Trading is easy—or so you would think, explains Wieland Arlt of

From a purely technical point of view, one could agree with this, as opening and closing positions are only a mouse click away. Also, the selection of the stock and the trading direction cannot be that complex. The market either goes up or down. Even in a sideways movement, one of the two directions is inevitably taken at some point. Successful trading should be a matter of course from this point of view, shouldn't it? I answer this question in detail below and present five mistakes that turn a self-walker into an aberration—and at the same time offers the appropriate solutions.

Is Trading Really That Simple?

When a trader begins his journey into trading, he encounters an almost unmanageable complexity. But the longer the journey into trading lasts and the clearer the personal path to it, the simpler trading becomes. From this point of view, doesn't it also seem logical that within the framework of a straightforward process—open position, close position—profit/loss—almost anyone can be successful? But if trading is not as complex as is often assumed, why do most traders fail? The answer is simple: it is the human being. He brings the complexity into play. In this sense we can say: Trading is simple, the trader is complex!

So, it is not surprising that the trader himself is responsible for a large part of the losses. The human being is the element that decides about profit or loss. As a consequence, once the initial complexity in trading has given way to simple clarity, a trader needs to get to grips with his own complexity—and thus work on the most important mistakes and stumbling blocks. So, let's get to it!

Mistake #1 - Anticipation

At the beginning of a trade there is always an idea. Based on this idea, entry and exit points are determined in the chart. Then the long wait for the signal to enter begins. What reads as a matter of course for many and is actually quite simple, is for many traders a major stumbling block on the road to success. Because when waiting for an entry, traders often play a trick on themselves. Instead of waiting patiently for the desired signal and only then venturing an entry, many traders jump into the market already during the formation of a possible signal.

Many traders tend to anticipate the desired outcome of a session in the hope of thereby catching a better entry than planned. Thus, the position is opened—at least partially—already during the formation of the expected signal. As a result, traders often experience that they are directly on the wrong side in the hope of a favorable entry. In addition, if they had waited patiently until the signal actually formed, they might not have opened a position at all.

Due to his impatience, the trader is duly punished:

1. He has suffered a loss based on a behavioral error.
2. This loss might never have occurred if the company had adhered to its own entry criteria.

For illustration purposes, let's take a look at Figure 1, in which we see gold/ USD in a 60-minute chart. We can see that gold is initially in a sideways movement and breaks out of this range up and down every once in a while. Point 1 is a nice example of how candles can change their message. If the candle was still fully red at the break of the low and thus with a clear statement of the "bear power" to understand, the lower fuse of the finished candle finally shows the false breakout and the return of the buyers clearly. Traders who opened a short position here in anticipatory obedience put themselves on the wrong side—and were consequently stopped out at point 2. We also see a false breakout at point 2 and we can imagine that the doji candle indicated the clear strength of the bulls during the current trading hour, only to end up showing indecision. Accordingly, the buyers who bought point 2 are again on the wrong side—and are again stopped out at point 3...points 3 and 4 should be understood similarly. It is worth noting that at point 5, finally, all traders fall behind who learned from the previous points that the market bounces off the support and accordingly placed themselves here with a limit order—which tore the long position taken on it directly into the abyss.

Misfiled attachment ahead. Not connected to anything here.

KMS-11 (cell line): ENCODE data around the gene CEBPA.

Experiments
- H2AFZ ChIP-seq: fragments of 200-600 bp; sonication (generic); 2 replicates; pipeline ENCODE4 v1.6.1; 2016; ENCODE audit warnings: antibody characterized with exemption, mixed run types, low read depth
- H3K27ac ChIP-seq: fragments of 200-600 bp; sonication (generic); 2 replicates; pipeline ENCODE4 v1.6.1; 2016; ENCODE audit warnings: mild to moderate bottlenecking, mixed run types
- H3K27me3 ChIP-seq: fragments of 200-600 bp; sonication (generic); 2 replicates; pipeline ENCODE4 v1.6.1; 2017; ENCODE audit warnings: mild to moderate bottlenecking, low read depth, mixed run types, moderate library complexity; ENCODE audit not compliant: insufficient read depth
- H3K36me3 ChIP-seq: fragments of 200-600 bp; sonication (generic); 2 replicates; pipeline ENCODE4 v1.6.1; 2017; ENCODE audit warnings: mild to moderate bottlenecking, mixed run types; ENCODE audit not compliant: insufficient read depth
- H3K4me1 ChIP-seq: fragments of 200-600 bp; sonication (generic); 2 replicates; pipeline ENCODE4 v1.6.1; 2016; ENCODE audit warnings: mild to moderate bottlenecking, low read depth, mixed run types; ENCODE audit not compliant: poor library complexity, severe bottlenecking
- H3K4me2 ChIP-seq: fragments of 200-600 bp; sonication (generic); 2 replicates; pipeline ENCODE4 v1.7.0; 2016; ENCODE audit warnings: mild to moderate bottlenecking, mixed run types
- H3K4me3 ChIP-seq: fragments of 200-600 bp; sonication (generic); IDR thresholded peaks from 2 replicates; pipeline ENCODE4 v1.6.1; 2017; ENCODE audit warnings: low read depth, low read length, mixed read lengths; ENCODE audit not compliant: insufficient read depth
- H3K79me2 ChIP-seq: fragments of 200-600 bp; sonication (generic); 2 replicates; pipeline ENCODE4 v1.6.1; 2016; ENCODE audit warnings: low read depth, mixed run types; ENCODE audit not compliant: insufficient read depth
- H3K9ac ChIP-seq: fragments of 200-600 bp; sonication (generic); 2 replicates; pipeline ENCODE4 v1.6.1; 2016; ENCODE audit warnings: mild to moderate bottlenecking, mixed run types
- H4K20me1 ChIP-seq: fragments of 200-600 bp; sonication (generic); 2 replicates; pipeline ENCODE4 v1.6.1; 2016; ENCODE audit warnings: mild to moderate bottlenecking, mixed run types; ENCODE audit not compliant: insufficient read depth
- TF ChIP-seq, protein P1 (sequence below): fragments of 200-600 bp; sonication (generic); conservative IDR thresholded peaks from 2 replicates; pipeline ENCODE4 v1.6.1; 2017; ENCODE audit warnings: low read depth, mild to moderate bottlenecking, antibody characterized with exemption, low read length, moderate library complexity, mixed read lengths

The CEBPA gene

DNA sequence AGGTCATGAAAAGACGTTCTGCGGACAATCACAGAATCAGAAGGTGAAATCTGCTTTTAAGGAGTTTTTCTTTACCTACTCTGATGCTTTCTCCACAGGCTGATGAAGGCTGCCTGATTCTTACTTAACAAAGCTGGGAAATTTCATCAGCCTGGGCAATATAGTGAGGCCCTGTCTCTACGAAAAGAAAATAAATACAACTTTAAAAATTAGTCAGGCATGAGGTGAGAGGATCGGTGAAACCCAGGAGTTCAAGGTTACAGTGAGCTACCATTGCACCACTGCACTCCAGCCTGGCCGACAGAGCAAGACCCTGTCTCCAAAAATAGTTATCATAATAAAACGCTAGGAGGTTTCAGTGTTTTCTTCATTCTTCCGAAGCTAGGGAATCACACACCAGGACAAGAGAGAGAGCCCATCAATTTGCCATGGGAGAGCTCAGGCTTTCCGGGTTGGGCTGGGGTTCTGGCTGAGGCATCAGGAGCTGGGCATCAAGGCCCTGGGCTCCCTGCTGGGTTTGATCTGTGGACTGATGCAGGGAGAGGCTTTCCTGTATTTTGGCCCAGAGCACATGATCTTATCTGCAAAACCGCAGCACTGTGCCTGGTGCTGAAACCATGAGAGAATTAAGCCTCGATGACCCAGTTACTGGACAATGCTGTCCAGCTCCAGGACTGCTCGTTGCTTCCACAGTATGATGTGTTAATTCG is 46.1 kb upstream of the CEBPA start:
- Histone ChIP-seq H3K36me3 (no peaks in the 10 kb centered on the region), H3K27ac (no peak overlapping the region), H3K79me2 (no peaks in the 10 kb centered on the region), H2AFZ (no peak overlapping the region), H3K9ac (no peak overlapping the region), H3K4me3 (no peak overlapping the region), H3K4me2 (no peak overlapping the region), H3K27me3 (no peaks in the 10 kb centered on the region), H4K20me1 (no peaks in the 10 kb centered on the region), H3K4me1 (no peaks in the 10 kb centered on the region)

Figure 1: Gold/ USD, 60-minute chart, source:

Solution #1 - Anticipation

The solution to this common trading mistake is obvious: instead of jumping straight into the market just because you think you already know how the session will close, it's to stay patient and let the market make its moves until finalization.

From this point of view, all signals that arise during a trading session can be considered invalid, because:

  • Breakouts are often false breakouts
  • Candlesticks can take all sorts of shapes in one session: From hammer to shooting star and back. Only the closing price marks the finished candlestick.

At the same time, it is important to consider which type of order makes sense. For example, instead of a limit or market order, a stop-entry order is advisable. Then the market can freely decide whether it takes the trader with its movements, or the order remains unexecuted due to movement weakness.

Figure 2: Gold/ USD, 60-minute chart, source:

Figure 2 now shows the correct possible entry marks. Instead of speculating on a breakout at points 1 to 4, which was already negated in the respective session, it makes sense to go in the opposite direction by stop-entry order. So, at point 2 short, at point 3 and 4 consequently long. In addition, it is possible to trade the upper breakout by placing the stop-buy orders above the breakout candles. The stop loss can then be placed below the breakout candle with a good risk-reward profile. The order at point A was not executed, but the orders at point B and C were, at least for a while, in profit. At the latest with the return to the trading range and the associated bearish candle at point D, the long positions would have to be closed again. At the same time, a short entry offers itself, since the powerful red candle expresses the will of the bears more than clearly. Per stop-sell order traders come here in the market. You may notice that there is no entry marker entered at point 5. The reason lies in the unfavorable risk-reward ratio that the long candle at point 5 has for a short position.

Mistake #2 - Too Tight Stops